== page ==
Provos' murder campaign copper-fastened partition
Sinn Fein TD's claim that North is an apartheid state fails to examine the party's own divisive legacy
Last week I was inspired by various instances of self-delusion, belligerence and lies at the Sinn Fein Ard Fheis to write about the reality of what the Provos did to Northern Ireland. After an interesting week of public abuse and private and public support, I thought I'd return to some unfinished business – Padraig MacLochlainn's remark about the "apartheid state" he claimed Northern Ireland was in 1969, when the IRA returned to the gun.
I've met MacLochlainn and he isn't thick, so there's no excuse for ludicrous comparisons between the treatment of Northern Ireland Catholics and South African non-whites. Hey, Padraig, here are a few facts. From 1948, when they embarked on that filthy policy, the South African national government introduced a raft of legislation to enforce segregation, which included prohibition of marriage between whites and other races and of extra-marital sex between black and white, the creation of different residential areas for different races, compulsory segregation in all public spaces, the requirement for blacks always to carry a pass listing e.g. tax payments and encounters with police, and to obtain a permit to move from a rural to an urban area. Oh, and non-whites couldn't vote.
Nor is there any comparison with racial segregation in America. Unlike Rosa Parks, whom he claimed as a role model, Gerry Adams didn't have to ride at the back of buses. Everyone was equal under the law. As in the south, where we had an imperfect record in dealing with non-Catholics, there was indeed some discrimination, but it was at local and individual level and it certainly didn't remotely compare with what women had to put up with at the time. Even in England, to which I emigrated at 21, I was refused jobs because of my gender. I didn't, however, reach for an AK47.
What's more, the demands of the civil rights movement which the IRA subverted were all achieved by 1972, and the next quarter-century of blood and torment was for a United Ireland, which is now farther away than ever. Why do you think 94 per cent of voters in the Republic voted in 1998 to remove the constitutional claim on Northern Ireland? Yes, they approved the Good Friday Agreement, but decades of violence had turned them right off the idea of Irish unity.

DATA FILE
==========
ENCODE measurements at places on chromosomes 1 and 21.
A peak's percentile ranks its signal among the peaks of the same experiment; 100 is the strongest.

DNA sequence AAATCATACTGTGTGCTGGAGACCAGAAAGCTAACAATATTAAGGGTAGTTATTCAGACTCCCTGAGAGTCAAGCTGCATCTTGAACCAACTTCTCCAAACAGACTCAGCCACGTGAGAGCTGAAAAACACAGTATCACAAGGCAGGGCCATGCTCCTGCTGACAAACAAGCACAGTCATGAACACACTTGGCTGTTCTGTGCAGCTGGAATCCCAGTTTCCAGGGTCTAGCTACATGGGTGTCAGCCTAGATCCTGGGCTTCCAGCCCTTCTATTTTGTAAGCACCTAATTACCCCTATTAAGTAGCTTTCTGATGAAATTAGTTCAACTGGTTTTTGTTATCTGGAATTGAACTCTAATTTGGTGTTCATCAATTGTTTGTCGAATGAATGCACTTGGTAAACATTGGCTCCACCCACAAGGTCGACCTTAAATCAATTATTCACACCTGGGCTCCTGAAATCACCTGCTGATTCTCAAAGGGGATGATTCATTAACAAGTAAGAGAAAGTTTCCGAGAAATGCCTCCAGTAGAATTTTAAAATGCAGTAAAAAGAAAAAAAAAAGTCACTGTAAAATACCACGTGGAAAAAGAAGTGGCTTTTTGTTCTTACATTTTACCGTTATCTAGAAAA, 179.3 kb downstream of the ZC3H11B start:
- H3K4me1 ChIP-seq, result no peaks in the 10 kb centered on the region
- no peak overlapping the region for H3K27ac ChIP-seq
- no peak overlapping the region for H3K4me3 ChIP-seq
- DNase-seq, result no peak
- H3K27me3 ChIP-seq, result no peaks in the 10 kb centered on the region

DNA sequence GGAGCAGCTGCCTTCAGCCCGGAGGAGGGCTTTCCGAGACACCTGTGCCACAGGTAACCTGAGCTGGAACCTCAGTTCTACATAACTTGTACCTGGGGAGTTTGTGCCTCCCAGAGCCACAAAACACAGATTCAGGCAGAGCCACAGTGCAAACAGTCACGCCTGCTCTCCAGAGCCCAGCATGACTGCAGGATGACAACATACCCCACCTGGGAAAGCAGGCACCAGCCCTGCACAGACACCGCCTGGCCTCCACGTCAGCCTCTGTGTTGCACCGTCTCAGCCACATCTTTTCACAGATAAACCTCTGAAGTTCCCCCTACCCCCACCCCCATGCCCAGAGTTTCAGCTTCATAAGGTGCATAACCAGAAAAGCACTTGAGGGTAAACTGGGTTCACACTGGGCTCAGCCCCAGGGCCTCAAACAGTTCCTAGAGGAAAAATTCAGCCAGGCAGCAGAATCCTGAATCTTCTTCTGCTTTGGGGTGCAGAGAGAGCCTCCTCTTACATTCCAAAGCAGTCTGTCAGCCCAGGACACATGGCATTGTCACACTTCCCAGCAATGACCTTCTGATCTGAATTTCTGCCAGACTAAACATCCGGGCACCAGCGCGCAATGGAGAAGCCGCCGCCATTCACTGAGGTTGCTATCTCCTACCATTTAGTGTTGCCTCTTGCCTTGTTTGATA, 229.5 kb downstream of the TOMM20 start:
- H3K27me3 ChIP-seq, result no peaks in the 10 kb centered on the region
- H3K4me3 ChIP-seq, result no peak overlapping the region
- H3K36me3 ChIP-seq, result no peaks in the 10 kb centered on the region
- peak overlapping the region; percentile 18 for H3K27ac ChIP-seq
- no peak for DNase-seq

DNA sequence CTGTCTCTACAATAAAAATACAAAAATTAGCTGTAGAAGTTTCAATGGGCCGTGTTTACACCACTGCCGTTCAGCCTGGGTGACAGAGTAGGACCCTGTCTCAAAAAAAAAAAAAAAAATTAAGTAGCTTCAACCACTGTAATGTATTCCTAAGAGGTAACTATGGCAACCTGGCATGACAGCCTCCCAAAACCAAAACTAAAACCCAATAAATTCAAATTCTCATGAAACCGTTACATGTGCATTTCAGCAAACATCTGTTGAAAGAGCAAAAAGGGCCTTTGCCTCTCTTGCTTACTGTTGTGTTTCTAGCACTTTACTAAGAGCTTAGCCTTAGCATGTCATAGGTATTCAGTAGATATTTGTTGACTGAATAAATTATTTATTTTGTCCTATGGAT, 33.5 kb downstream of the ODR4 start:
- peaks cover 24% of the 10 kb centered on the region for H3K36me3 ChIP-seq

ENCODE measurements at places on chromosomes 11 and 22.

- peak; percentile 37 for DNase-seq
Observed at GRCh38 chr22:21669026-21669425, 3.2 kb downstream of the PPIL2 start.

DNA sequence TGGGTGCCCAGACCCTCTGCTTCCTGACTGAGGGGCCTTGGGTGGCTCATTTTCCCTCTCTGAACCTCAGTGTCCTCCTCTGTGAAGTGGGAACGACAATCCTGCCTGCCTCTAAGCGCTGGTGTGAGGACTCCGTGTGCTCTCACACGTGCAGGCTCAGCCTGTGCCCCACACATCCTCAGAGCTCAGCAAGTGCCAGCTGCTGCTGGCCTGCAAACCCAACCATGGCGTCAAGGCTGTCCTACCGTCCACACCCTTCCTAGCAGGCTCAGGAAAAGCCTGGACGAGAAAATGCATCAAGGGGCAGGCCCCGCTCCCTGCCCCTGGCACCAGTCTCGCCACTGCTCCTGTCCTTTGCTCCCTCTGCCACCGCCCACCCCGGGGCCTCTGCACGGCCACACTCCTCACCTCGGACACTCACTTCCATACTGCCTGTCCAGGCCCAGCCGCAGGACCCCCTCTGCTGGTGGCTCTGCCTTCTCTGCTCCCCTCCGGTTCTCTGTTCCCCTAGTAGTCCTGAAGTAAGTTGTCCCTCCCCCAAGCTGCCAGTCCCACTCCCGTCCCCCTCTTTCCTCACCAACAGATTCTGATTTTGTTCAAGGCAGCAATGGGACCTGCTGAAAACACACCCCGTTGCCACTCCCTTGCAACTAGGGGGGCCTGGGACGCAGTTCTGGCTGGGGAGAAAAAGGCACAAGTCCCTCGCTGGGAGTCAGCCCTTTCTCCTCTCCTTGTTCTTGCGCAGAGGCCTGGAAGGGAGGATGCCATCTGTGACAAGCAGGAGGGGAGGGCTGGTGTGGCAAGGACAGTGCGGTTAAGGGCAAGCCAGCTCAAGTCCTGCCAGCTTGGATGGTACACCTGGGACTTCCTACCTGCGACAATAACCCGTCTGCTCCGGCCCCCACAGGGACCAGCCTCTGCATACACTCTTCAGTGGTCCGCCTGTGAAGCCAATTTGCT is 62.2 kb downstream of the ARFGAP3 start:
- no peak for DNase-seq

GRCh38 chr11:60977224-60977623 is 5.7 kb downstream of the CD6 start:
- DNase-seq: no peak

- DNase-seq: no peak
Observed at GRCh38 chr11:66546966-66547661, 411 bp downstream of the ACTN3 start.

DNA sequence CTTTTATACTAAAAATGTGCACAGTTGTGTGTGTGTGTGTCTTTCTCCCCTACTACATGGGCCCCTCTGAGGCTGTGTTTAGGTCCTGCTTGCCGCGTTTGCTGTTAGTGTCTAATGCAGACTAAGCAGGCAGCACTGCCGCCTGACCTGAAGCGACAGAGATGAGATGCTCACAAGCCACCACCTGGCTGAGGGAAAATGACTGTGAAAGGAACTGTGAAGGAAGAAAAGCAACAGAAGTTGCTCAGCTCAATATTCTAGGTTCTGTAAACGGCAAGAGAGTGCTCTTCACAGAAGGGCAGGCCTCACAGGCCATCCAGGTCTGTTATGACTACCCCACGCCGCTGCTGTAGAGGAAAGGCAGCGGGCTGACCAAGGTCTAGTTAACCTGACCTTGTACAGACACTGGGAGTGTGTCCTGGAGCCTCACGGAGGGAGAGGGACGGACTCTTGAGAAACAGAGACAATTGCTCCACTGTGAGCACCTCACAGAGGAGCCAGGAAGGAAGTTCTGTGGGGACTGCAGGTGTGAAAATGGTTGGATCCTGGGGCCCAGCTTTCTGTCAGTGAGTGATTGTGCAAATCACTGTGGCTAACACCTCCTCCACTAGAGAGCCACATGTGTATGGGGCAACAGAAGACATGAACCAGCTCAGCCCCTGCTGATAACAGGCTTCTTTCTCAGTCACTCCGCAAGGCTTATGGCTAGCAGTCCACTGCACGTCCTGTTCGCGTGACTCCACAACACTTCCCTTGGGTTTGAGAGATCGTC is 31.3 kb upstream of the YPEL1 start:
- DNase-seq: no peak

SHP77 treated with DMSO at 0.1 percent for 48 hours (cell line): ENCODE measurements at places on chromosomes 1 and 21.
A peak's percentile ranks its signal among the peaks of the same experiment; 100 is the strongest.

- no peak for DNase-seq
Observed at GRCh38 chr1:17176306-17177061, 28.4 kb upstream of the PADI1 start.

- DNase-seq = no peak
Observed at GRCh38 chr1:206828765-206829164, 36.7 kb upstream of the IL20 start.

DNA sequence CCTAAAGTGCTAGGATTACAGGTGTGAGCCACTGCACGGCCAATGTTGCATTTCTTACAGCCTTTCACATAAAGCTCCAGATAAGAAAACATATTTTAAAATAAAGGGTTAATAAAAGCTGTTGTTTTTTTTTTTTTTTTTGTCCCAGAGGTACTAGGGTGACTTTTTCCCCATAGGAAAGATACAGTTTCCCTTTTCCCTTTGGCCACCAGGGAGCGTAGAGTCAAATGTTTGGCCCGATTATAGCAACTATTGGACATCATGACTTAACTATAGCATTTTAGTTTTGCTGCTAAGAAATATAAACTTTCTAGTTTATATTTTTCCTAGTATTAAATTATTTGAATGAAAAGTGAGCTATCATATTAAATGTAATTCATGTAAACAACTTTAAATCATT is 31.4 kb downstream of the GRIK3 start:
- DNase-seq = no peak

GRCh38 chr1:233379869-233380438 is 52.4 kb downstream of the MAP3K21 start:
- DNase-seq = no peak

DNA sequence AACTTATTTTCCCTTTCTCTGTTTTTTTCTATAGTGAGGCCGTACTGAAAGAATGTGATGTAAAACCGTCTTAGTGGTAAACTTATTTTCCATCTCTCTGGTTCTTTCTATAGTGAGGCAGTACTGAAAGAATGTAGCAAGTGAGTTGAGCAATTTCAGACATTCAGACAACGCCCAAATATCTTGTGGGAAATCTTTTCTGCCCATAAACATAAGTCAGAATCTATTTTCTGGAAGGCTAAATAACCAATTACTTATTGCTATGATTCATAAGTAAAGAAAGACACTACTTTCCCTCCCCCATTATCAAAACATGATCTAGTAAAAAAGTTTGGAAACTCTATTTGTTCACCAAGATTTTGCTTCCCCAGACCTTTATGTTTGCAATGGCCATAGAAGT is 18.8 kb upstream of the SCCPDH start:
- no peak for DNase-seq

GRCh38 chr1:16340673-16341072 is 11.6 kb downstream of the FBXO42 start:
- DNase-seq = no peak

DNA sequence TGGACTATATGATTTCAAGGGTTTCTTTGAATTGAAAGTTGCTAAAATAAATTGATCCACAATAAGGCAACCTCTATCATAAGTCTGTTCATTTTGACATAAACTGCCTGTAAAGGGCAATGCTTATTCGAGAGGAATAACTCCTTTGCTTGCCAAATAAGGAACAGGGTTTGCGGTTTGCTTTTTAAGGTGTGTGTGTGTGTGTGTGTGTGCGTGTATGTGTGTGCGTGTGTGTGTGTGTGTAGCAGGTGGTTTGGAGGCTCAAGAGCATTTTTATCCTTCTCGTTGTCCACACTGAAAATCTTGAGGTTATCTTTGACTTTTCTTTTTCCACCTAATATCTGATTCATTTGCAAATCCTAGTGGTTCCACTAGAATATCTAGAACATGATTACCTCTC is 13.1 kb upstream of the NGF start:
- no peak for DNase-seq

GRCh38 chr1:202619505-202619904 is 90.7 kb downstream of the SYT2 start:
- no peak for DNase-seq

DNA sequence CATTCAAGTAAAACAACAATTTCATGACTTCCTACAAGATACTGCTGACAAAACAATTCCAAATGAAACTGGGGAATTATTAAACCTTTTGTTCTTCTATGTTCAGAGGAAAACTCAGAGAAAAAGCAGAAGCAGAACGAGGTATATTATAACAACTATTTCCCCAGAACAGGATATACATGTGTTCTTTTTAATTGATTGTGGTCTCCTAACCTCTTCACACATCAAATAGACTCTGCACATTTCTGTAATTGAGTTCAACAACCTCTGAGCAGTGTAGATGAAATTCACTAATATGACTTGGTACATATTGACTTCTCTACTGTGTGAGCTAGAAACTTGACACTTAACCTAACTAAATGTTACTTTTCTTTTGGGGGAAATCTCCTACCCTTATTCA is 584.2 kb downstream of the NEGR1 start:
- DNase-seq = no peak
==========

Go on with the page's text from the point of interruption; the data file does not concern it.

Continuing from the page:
In Northern Ireland, a poll last year about a border referendum revealed that only 4 per cent wanted unity as soon as possible and only 22 per cent wanted it in 20 years. Among Catholic voters, the figures were 13 per cent and 27 per cent.
Yes, guys, your campaign of murder and intimidation has copper-fastened partition.
It also, of course, exacerbated sectarianism by destroying trust. In rural areas, for instance, Catholic and Protestant neighbours who had rubbed along in amity were turned into two – often armed – camps. And to all the grief and bitterness caused by the shootings and bombings was added the effect of the culture wars that began in the mid-1990s, when Sinn Fein launched an all-out attack on Protestant culture and the Orange Order.
After the first two years of deliberately instigated mayhem, death and injury, Adams bragged to an internal Sinn Fein conference in November 1997: "Ask any activist in the North, did Drumcree happen by accident and they will tell you 'no'. Three years of work on the Lower Ormeau Rd, Portadown and parts of Fermanagh and Newry, Armagh and in Bellaghy and up in Derry. . . went into creating that situation, and fair play to those people who put the work in. They are the type of scene changes that we have to focus on and develop and exploit."
The exploitation goes on. Why do they continue to wind up their loyalist counterparts and deliberately alienate decent unionists by publicly celebrating killers who preyed on them?
If Sinn Fein disapprove of apartheid, why, for instance, are they not taking a stand against segregated education, which 68 per cent of the population believe should be a priority of the Executive?
Fifteen years after the Good Friday Agreement, with centrist politics destroyed, Sinn Fein and the DUP have carved up Northern Ireland into two fiefdoms, there are more peace fences and walls than ever to separate warring communities and frightened people on either side want to keep them.
I wrote last Sunday about the misery to which the Provos have reduced communities they control – particularly west Belfast, where though he's no longer MP, Gerry Adams is still the main man.
A few days later, on a blogsite featuring fearless women like Catherine McCartney and Ann Travers – sisters respectively of the murdered Robert and Mary – telling embarrassing truths about paramilitaries from both sides, an ex-resident of west Belfast described in detail how the Provos destroyed their own people, not least by taking over community groups to steal their money and use the structures for party purposes and jobs for the boys.
The anonymous writer is hard on loyalists and the police too, but she argues trenchantly that "republicans must take responsibility for their part – a large part – in ensuring that ghetto-like areas – with skewed views on crime and law and order – became so out of control that the legacy of lawlessness will thrive for generations to come.
Republicans created their own genie that exploded out of the lamp, and no matter how hard they try now, it is proving next to impossible to disappear."
Nothern Ireland wasn't the best place to live in 1969, Padraig. Like the rest of the island it was narrow, provincial and sectarian. But compared to what the paramilitaries turned it into it was paradise.
If I were you, I'd shut up about apartheid. Pots and kettles come to mind.